- Research article
- Open Access
Novel catalytic fluorescence method for speciative determination of chromium in environmental samples
© Adurty and Sabbu; licensee Springer. 2015
- Received: 23 January 2014
- Accepted: 6 January 2015
- Published: 25 February 2015
Thiourea derivatives act as promising chemosensors for sensing transition metal ions. 1-(2-hydroxyphenyl)thiourea (HPTU) is one such chromophore that has potential for metal ion sensing. The current investigation reports the sensing of chromium species using transition metal-oxo-based reaction of 1,2-hydroxyphenylthiourea.
The catalytic effect of chromium (III) and chromium (VI) on the oxidation of HPTU was studied. The reaction was followed spectrofluorimetrically by measuring the fluorescence intensities of the reaction product at λ ex = 416 and λ em = 520 nm, respectively.
Under the optimum analytical conditions, HPTU acts as a chromogenic sensor for the detection of chromium species in nano-gram levels with a determination range of 0.3 to 250 ng/mL.
The methods are fairly sensitive, and the role of activators and sensitizers in enhancing the catalysis was studied. Interference due to various cations and anions in the experiment was investigated. The proposed method was applied to environmental samples for the analysis of chromium content.
- 1-(2-hydroxyphenyl) thiourea
- Speciative determination
- Catalytic fluorescence
The toxicological and biological characteristics of many transition metals like chromium are related to their chemical forms. A great interest in chromium speciation originates from applications of this metal in various industrial activities such as tanning of leather, electroplating, pigment production and wood preservation. Owing to these industrial processes, large amounts of chromium compounds discharge into the environment, which can affect biology and ecology of the environment. Therefore, speciation analysis of chromium is of great importance to assess pollution levels. Chromium mainly exist in two oxidation states, i.e. Cr(III) and Cr(VI). Cr(III) appears to be one of the essential elements for the proper functioning of living organisms, effective in the maintenance of normal glucose, cholesterol and fatty acid metabolism, while water soluble Cr(VI) is toxic to human and living organisms and was found to be carcinogenic. Due to the different toxicities of Cr(III) and Cr(VI), and due to their association in many sample matrices, it is necessary to develop methods where both species can be determined simultaneously (Kotas and Stasicka 2000).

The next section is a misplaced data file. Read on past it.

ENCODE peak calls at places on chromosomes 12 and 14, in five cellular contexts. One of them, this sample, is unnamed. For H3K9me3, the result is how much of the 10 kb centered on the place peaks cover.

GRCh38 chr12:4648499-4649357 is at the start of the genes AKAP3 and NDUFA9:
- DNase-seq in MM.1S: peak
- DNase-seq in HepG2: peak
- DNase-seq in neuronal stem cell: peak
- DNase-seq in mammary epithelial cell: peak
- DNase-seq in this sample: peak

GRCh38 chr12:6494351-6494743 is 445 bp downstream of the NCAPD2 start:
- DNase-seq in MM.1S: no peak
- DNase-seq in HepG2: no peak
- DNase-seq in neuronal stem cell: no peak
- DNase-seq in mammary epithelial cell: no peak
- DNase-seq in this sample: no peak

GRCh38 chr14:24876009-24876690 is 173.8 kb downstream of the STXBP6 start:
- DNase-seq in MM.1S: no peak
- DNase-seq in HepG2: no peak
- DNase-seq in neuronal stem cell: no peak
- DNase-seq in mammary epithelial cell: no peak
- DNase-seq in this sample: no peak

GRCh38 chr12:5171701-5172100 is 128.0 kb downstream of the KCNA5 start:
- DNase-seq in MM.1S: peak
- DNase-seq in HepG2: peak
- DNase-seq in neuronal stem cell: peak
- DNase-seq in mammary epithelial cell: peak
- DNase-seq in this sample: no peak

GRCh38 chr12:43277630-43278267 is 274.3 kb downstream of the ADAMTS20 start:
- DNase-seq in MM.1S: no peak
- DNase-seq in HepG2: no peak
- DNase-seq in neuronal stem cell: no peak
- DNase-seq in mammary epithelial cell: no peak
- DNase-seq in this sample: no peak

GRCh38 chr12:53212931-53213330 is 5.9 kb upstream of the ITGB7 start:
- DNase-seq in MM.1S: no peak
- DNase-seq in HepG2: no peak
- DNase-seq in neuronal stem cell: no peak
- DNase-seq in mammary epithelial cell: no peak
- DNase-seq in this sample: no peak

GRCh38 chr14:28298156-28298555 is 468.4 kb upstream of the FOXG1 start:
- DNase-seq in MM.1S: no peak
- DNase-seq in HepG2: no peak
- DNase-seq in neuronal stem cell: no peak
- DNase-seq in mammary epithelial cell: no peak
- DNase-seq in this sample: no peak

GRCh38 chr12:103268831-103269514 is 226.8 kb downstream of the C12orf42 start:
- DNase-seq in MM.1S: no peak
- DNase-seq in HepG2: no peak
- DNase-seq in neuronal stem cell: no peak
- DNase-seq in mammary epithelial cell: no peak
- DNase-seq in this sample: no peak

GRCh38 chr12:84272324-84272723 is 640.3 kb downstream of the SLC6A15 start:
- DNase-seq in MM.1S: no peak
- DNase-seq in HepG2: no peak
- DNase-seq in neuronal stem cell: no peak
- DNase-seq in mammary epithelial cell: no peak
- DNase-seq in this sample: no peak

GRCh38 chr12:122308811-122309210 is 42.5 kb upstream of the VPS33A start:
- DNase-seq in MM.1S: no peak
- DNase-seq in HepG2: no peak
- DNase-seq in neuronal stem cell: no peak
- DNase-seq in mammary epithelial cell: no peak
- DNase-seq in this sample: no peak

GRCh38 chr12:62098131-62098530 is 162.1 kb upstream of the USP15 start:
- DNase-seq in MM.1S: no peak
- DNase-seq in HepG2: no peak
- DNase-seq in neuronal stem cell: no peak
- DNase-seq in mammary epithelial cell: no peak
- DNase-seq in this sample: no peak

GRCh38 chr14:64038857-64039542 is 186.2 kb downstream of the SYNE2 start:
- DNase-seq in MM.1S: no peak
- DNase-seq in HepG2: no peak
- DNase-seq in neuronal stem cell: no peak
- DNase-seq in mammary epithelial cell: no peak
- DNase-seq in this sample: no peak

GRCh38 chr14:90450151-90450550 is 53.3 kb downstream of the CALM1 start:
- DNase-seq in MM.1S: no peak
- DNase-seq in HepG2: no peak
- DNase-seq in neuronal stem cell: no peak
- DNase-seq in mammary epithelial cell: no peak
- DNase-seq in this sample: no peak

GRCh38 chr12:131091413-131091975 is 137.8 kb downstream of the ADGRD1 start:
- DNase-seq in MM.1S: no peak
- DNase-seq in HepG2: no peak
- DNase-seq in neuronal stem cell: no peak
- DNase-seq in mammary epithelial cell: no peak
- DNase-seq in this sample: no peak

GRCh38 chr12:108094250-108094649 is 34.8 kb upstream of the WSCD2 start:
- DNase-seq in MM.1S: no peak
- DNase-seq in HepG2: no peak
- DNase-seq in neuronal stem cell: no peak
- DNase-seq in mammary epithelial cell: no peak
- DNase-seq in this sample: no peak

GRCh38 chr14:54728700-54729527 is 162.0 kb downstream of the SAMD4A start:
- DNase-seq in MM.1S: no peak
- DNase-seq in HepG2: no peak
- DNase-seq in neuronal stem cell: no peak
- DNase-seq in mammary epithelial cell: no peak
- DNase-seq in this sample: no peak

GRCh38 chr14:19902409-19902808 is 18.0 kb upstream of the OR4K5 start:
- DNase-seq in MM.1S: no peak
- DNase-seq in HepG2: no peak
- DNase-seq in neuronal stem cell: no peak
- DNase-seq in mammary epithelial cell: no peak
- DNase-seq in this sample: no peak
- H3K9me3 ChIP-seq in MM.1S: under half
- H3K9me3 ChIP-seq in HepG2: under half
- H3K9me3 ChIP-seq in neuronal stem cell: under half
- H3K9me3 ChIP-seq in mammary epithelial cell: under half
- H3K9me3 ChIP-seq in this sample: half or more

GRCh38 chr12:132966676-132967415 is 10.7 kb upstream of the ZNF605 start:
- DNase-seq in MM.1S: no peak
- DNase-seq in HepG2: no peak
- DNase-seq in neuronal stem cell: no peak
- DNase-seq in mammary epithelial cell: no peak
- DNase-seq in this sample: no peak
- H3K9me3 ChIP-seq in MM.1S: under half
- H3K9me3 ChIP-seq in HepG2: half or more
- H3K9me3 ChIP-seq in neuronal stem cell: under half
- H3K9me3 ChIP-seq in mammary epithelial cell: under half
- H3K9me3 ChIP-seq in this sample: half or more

In the past years, various analytical techniques such as atomic absorption spectrometry (AAS) (Karosi et al. 2006; Ren et al. 2007) spectrophotometry (Wu et al. 2007), stripping voltammetry (SV) (Grabarczyk et al. 2006), inductively coupled plasma-mass spectrometry (ICP-MS) (Sun et al. 2006), inductively coupled plasma-optical emission spectrometry (ICPOES) (Schramel et al. 1992), and high performance liquid chromatography (HPLC) (Padarauskas and Naujalis 1998) have been successfully used to determine chromium in various samples. An extensive coverage of the available methods for chromium determination was put forth by Gomez and Callao, including the various types of sample matrices selected for the determination (Gomez and Callao 2006). Reagents such as bis-[2-hydroxy-1-naphthaldehyde] thiourea (Kiran et al. 2008), quercetin (Hosseini and Belador, 2009), chromotropic acid (CA) (Themelis et al. 2006), bis (salicylaldehyde) orthophenylenediamine (BSOPD) (Arancibia et al. 2012 and Soomro et al. 2011), etc. have been used. Methods such as solidified floating organic drop microextraction (SFODME) in combination with graphite furnace atomic absorption spectrometry (GFAAS) (Moghadam et al. 2011), cloud point extraction (CPE) using diethyldithiocarbamate (DDTC) as the chelating agent (Yildiz et al. 2011), solid phase extraction procedure using ICP-MS (Guerrero et al. 2012), fluorescence method using tetraphenylphosphonium bromide (TPP+·Br−) (El-Shahawi et al. 2011), EPA methods 3060A and 3052 (Martone et al. 2013), a disposable dual screen-printed electrode method using batch and flow analysis (Sánchez‐Moreno et al. 2010), p-aminoacetophenone and phloroglucinol (Parmar et al. 2010), ultrasound-assisted cloud point extraction (UACPE) (Hashemi and Daryanavard 2012), electrospray ionization mass spectrometry using CYDTA (Hotta et al. 2012), HPLC and preconcentration by CPE with 1-(2-thiazolylazo)-2-naphthol (TAN) as the chelating agent (Wang et al. 2010), ytterbium (III) hydroxide (Duran et al. 2009), mixed-micelle cloud point extraction using electrothermal atomic absorption spectrometry (ET-AAS) (Ezoddin et al. 2010), room temperature ionic liquids (RTILs) for hollow fiber liquid phase microextraction (HF-LPME) combined with flame atomic absorption spectrometry (FAAS), etc., have been developed (Zeng et al. 2012).